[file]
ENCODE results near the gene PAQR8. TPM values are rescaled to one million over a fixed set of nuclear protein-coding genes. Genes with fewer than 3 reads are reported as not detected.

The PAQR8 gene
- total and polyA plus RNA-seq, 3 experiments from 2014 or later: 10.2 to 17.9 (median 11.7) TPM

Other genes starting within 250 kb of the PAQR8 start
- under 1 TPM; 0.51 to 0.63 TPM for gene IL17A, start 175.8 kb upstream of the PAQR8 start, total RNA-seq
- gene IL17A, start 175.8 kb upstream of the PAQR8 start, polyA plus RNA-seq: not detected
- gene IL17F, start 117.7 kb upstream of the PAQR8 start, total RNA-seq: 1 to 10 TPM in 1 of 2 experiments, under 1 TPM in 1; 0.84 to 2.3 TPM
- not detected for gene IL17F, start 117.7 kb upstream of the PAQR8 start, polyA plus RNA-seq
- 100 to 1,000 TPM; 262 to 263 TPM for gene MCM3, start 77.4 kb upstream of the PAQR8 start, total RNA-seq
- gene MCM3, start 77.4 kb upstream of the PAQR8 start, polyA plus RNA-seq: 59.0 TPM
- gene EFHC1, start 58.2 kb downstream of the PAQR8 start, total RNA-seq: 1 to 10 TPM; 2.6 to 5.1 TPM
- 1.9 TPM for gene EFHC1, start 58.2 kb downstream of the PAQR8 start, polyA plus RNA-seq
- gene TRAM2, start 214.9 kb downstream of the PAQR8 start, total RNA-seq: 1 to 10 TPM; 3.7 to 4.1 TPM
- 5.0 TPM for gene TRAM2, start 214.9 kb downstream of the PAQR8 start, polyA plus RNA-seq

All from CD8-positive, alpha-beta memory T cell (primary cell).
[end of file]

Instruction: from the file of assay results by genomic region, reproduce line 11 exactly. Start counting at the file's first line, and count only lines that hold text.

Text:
- gene EFHC1, start 58.2 kb downstream of the PAQR8 start, total RNA-seq: 1 to 10 TPM; 2.6 to 5.1 TPM